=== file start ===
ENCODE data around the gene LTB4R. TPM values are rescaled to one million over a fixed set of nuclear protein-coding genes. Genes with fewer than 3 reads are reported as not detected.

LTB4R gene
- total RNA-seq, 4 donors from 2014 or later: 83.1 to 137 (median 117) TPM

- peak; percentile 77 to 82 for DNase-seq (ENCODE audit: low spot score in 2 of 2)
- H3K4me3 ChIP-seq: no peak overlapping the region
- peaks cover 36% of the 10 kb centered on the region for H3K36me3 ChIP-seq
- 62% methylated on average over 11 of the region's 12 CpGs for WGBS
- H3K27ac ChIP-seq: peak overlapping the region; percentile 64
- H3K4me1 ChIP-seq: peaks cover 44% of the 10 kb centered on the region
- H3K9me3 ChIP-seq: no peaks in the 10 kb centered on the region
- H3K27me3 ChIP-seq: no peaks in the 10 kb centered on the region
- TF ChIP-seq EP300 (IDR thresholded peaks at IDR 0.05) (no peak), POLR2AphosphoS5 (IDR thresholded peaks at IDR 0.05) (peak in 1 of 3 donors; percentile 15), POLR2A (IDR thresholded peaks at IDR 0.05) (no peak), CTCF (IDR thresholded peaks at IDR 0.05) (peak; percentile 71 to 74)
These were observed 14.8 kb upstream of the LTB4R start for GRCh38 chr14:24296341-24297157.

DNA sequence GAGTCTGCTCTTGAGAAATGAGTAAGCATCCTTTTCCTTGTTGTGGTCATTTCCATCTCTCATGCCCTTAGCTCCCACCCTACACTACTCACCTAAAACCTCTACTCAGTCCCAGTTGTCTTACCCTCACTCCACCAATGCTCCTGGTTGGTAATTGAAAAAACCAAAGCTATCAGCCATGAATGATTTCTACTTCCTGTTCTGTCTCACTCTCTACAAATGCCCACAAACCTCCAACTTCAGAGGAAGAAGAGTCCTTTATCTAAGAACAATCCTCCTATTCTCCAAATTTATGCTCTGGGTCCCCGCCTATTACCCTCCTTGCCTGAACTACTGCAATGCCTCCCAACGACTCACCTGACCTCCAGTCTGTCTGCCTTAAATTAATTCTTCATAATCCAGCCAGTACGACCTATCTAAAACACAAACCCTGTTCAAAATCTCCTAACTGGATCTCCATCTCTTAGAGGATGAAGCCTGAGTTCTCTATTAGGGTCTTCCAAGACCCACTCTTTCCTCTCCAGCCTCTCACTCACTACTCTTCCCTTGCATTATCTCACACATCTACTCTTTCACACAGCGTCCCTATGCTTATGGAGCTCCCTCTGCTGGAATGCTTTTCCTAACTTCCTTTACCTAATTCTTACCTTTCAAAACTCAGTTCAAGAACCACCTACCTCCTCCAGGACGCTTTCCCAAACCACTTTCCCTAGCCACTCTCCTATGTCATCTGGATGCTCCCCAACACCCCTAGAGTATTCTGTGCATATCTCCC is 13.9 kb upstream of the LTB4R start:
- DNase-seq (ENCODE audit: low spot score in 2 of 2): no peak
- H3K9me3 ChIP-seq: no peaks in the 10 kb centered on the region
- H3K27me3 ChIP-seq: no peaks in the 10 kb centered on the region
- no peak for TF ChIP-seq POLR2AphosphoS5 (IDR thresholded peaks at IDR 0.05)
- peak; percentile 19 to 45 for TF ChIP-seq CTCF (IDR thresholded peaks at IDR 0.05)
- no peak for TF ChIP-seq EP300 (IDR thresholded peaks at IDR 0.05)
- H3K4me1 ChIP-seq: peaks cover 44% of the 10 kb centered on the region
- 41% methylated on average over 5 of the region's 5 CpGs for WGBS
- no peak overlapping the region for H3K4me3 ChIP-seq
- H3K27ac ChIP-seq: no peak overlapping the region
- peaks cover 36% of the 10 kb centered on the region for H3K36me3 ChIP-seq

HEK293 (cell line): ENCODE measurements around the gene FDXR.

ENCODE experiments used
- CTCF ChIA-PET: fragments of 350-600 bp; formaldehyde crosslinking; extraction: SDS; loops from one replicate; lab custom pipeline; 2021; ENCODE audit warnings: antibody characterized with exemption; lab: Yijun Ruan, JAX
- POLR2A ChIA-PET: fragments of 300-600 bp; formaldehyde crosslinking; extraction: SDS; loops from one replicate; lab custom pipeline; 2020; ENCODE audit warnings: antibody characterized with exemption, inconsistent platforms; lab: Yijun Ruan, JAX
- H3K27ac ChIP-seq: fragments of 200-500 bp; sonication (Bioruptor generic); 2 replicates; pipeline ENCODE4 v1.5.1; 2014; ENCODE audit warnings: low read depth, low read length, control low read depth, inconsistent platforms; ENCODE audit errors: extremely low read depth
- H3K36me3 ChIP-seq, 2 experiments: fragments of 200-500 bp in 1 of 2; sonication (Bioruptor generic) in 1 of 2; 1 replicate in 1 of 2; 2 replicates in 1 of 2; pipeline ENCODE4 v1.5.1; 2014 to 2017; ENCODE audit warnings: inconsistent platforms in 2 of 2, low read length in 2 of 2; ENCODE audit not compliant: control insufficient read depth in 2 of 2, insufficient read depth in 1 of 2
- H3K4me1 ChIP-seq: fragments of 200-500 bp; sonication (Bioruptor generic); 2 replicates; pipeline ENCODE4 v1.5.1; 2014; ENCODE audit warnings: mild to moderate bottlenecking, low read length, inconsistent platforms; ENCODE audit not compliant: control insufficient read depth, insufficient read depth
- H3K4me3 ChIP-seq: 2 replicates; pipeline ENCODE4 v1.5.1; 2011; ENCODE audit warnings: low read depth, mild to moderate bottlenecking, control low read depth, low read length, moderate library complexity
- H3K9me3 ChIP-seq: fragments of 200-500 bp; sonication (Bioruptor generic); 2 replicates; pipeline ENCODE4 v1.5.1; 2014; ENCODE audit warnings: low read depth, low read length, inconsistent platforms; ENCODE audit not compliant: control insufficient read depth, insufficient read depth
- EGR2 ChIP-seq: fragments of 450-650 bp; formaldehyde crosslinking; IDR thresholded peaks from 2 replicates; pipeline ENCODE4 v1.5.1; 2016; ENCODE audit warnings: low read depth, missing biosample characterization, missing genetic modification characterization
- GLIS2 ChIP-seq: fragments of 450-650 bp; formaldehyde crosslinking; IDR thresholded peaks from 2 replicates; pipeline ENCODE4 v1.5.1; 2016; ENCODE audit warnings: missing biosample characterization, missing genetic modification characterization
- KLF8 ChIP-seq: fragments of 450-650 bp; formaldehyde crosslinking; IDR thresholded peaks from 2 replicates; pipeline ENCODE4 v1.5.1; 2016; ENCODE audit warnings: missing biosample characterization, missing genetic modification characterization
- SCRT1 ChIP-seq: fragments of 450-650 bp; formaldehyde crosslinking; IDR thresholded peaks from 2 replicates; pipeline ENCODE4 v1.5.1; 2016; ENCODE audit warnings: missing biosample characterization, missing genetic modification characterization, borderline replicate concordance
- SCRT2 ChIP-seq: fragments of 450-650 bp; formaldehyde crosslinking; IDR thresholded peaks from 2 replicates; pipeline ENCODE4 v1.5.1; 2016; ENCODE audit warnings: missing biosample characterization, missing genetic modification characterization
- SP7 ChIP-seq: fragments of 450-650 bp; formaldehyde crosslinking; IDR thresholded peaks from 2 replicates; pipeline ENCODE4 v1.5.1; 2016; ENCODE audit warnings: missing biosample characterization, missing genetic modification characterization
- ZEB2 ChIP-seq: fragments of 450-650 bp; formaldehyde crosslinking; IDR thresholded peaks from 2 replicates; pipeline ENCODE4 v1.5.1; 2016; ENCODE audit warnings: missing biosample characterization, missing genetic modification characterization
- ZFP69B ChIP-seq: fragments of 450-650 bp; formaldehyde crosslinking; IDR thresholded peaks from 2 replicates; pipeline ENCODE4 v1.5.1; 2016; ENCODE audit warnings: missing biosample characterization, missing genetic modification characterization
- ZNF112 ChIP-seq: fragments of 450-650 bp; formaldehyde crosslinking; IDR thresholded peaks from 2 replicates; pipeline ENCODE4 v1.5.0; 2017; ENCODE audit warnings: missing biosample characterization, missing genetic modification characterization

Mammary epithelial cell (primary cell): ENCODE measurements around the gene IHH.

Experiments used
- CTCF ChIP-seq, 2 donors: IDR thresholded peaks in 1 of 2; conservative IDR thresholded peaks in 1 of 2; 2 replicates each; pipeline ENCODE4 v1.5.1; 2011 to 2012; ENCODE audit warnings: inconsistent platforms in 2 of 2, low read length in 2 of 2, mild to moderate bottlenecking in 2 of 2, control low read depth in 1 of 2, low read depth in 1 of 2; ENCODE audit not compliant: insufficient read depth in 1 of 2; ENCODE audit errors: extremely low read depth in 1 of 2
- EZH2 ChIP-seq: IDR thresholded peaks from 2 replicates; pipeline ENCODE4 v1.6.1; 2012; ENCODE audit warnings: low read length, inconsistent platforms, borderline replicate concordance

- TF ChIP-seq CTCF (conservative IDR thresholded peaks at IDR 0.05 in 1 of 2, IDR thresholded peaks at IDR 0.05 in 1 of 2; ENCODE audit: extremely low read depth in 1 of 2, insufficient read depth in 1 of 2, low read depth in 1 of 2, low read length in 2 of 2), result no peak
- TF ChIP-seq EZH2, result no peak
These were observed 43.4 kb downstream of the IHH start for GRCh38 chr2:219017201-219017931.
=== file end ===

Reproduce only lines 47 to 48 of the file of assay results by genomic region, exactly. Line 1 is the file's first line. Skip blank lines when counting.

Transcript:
- EZH2 ChIP-seq: IDR thresholded peaks from 2 replicates; pipeline ENCODE4 v1.6.1; 2012; ENCODE audit warnings: low read length, inconsistent platforms, borderline replicate concordance

- TF ChIP-seq CTCF (conservative IDR thresholded peaks at IDR 0.05 in 1 of 2, IDR thresholded peaks at IDR 0.05 in 1 of 2; ENCODE audit: extremely low read depth in 1 of 2, insufficient read depth in 1 of 2, low read depth in 1 of 2, low read length in 2 of 2), result no peak